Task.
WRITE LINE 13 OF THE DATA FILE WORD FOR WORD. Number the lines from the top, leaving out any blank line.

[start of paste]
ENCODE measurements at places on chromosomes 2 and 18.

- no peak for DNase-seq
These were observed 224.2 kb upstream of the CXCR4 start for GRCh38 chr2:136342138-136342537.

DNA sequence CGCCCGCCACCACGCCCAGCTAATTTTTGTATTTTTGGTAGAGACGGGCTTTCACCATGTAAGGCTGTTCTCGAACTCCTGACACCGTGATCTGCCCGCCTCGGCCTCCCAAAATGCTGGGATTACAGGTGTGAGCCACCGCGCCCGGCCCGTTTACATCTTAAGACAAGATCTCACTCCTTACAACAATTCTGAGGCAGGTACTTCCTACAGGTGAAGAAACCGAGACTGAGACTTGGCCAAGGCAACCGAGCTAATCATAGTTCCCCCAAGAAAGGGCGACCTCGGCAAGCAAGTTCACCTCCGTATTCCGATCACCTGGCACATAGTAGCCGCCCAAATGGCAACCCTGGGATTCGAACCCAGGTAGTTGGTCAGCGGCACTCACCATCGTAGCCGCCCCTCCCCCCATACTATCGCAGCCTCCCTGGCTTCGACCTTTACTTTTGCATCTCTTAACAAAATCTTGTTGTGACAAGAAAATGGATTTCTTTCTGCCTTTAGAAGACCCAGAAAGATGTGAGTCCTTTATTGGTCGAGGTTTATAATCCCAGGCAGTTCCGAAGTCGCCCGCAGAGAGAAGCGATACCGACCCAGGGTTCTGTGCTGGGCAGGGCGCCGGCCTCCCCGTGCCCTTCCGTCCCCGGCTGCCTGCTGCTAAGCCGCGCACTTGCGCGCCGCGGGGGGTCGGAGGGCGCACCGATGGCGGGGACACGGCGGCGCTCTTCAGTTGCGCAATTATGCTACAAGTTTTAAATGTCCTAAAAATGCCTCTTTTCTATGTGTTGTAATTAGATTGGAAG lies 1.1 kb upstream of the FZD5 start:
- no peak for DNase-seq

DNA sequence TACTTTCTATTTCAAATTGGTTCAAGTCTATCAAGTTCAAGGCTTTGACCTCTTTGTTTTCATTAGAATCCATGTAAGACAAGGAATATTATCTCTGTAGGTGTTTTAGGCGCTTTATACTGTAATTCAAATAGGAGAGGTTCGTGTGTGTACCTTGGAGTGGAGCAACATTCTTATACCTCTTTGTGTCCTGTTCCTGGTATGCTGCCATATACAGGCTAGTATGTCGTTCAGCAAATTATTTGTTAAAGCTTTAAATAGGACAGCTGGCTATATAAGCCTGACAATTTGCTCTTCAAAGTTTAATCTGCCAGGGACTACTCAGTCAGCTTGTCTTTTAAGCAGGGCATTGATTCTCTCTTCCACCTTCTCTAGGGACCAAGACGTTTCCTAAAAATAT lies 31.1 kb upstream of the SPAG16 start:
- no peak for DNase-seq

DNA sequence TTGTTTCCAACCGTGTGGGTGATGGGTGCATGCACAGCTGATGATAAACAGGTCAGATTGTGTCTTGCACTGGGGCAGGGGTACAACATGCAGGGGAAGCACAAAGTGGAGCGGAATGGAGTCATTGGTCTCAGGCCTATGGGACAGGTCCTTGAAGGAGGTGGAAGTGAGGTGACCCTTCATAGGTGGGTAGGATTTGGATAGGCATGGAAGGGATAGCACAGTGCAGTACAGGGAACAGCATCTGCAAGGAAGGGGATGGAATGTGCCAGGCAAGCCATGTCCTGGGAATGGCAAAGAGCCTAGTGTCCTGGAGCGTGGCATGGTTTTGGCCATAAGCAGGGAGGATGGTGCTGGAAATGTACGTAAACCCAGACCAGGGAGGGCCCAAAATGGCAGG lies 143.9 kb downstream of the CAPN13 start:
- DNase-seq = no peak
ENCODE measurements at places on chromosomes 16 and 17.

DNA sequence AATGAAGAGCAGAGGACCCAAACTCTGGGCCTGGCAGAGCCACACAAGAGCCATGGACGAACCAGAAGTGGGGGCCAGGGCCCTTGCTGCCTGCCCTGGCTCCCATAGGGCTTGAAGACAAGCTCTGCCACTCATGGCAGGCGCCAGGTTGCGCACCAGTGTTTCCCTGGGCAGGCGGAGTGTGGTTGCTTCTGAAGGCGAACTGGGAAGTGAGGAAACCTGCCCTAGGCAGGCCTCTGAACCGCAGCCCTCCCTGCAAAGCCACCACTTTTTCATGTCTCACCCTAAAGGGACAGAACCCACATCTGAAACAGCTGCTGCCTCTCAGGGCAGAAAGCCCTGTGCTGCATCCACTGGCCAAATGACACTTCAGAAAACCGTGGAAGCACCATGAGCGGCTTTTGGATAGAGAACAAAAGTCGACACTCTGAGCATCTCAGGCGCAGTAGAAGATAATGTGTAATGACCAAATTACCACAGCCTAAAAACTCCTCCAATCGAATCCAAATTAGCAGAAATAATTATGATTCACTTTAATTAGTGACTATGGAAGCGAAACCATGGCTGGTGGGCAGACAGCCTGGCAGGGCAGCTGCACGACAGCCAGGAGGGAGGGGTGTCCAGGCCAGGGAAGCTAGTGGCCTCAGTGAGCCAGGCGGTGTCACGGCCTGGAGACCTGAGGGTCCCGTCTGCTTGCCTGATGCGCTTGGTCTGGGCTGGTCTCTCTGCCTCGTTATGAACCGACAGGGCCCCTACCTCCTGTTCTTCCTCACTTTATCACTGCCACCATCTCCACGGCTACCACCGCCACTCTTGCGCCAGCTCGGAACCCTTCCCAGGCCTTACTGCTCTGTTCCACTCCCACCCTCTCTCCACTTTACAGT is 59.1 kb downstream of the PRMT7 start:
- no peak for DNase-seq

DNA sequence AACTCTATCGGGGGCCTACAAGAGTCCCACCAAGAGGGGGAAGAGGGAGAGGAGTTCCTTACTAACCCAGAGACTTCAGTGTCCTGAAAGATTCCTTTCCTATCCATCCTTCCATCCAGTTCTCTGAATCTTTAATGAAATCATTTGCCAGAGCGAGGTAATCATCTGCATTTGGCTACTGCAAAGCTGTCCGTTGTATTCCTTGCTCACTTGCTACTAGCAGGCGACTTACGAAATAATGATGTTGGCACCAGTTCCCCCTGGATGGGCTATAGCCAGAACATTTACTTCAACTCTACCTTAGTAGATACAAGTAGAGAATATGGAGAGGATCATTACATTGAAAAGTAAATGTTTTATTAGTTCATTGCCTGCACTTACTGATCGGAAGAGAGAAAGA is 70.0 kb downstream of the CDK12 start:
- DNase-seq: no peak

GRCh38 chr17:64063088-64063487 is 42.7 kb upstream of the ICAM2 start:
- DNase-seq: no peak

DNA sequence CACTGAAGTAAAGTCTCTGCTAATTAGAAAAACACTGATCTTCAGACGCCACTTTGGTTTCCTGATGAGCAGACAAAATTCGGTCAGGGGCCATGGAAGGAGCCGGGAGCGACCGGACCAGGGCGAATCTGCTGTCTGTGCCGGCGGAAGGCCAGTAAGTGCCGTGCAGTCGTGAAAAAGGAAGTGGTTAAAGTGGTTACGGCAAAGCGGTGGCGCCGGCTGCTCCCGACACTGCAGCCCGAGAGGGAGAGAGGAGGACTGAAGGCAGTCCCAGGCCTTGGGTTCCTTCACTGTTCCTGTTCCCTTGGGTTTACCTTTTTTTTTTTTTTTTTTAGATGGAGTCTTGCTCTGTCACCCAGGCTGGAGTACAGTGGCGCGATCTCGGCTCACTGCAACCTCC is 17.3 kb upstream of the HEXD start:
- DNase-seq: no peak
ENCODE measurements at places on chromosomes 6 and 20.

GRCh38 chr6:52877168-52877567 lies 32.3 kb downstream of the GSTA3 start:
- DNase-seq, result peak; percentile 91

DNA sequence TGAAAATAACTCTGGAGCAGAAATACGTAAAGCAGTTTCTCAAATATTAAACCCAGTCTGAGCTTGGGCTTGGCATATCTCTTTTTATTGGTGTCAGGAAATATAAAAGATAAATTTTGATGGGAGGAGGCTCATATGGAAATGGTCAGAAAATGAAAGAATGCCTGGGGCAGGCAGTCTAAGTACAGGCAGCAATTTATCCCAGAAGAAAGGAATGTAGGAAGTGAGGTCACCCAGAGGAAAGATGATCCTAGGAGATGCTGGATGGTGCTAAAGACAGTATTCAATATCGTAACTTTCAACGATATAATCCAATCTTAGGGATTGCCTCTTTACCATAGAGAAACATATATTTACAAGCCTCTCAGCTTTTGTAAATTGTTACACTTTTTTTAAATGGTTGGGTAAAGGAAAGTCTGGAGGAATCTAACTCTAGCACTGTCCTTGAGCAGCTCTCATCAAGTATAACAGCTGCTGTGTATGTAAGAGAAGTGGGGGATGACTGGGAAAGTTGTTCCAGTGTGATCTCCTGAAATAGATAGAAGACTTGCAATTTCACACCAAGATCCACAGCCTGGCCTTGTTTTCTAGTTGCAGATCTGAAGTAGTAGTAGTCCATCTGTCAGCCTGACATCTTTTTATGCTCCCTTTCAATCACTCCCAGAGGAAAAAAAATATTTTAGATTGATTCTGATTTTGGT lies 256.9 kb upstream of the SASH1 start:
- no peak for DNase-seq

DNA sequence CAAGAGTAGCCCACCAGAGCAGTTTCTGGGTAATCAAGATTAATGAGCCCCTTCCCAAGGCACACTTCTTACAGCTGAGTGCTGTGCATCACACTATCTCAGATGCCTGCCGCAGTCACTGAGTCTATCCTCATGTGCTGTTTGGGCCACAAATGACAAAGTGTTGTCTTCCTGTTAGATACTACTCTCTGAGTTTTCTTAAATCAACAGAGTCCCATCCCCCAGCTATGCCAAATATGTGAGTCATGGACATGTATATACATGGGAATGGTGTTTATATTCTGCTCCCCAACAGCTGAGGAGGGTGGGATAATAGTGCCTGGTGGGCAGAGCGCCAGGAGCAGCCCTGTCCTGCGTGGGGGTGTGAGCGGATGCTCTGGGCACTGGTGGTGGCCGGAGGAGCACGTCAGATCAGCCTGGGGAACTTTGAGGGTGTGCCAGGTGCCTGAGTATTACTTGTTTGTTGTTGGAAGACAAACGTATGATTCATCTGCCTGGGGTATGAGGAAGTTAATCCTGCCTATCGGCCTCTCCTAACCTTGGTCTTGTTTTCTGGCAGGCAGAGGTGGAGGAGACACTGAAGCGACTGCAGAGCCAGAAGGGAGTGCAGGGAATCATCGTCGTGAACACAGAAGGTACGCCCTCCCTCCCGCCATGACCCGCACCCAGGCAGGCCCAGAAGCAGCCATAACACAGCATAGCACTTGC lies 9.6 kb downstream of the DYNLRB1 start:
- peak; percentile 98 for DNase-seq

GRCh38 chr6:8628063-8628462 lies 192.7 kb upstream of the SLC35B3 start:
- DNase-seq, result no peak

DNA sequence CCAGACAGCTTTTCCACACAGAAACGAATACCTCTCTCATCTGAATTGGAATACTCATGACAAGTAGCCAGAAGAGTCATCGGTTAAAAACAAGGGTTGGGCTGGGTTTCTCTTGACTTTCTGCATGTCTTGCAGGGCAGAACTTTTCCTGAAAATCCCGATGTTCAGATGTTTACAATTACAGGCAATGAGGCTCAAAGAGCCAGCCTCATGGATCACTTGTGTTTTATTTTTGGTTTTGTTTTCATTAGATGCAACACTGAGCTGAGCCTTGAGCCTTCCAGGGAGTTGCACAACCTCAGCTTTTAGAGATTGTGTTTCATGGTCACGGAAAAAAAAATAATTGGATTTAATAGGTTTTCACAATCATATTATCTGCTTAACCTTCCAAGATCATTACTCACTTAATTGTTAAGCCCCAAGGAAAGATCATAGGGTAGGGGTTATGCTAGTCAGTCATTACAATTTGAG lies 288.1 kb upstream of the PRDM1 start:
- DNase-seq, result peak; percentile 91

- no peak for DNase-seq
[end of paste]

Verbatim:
DNA sequence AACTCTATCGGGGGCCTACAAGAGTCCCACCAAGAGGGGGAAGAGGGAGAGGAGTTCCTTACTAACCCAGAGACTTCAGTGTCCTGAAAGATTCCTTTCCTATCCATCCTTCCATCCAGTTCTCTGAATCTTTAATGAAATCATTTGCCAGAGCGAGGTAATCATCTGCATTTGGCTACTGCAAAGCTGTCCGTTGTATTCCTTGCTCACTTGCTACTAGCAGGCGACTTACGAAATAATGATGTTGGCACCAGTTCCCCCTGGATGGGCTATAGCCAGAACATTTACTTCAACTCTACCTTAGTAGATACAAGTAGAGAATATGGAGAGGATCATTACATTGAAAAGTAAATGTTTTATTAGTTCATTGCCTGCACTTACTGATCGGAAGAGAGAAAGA is 70.0 kb downstream of the CDK12 start: